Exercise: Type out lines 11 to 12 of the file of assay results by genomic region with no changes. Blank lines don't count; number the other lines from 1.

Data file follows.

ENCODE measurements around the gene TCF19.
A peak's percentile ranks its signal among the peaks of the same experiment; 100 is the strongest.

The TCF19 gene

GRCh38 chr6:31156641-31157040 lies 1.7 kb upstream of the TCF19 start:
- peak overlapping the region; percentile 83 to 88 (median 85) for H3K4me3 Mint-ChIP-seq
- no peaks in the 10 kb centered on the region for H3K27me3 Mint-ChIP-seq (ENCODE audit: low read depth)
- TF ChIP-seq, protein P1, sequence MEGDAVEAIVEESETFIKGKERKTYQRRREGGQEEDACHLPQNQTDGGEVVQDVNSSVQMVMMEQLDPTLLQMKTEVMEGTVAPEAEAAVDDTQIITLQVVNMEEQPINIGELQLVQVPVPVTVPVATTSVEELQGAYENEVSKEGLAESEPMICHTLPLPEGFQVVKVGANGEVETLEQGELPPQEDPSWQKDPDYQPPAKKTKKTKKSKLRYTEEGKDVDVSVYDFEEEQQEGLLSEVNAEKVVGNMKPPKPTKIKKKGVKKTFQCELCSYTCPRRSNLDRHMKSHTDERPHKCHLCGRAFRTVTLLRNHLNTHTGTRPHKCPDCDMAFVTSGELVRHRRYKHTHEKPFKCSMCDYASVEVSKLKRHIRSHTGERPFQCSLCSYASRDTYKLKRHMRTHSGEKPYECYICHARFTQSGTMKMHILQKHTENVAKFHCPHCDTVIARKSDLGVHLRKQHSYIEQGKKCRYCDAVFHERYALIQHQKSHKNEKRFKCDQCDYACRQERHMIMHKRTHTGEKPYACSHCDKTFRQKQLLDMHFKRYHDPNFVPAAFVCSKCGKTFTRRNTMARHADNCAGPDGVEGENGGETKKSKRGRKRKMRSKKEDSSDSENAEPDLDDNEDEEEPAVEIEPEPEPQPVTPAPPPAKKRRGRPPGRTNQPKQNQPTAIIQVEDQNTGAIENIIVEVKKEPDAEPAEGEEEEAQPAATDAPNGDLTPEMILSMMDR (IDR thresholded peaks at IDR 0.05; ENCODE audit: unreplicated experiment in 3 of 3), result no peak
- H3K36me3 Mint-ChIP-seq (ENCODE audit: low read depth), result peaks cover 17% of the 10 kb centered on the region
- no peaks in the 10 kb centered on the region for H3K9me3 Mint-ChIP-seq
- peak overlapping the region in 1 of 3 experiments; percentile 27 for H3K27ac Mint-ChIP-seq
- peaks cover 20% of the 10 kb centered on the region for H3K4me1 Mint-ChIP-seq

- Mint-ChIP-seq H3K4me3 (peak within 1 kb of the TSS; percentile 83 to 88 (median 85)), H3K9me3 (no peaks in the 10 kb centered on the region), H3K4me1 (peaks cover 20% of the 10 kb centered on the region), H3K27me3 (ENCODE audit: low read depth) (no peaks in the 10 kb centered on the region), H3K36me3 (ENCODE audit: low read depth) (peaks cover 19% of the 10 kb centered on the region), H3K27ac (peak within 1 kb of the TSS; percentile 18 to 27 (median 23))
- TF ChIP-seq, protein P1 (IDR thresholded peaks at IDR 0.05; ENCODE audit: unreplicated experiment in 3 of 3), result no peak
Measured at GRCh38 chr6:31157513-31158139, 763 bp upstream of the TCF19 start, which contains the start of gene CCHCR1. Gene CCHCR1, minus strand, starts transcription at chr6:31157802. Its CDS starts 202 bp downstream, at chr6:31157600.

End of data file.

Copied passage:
- peaks cover 20% of the 10 kb centered on the region for H3K4me1 Mint-ChIP-seq

- Mint-ChIP-seq H3K4me3 (peak within 1 kb of the TSS; percentile 83 to 88 (median 85)), H3K9me3 (no peaks in the 10 kb centered on the region), H3K4me1 (peaks cover 20% of the 10 kb centered on the region), H3K27me3 (ENCODE audit: low read depth) (no peaks in the 10 kb centered on the region), H3K36me3 (ENCODE audit: low read depth) (peaks cover 19% of the 10 kb centered on the region), H3K27ac (peak within 1 kb of the TSS; percentile 18 to 27 (median 23))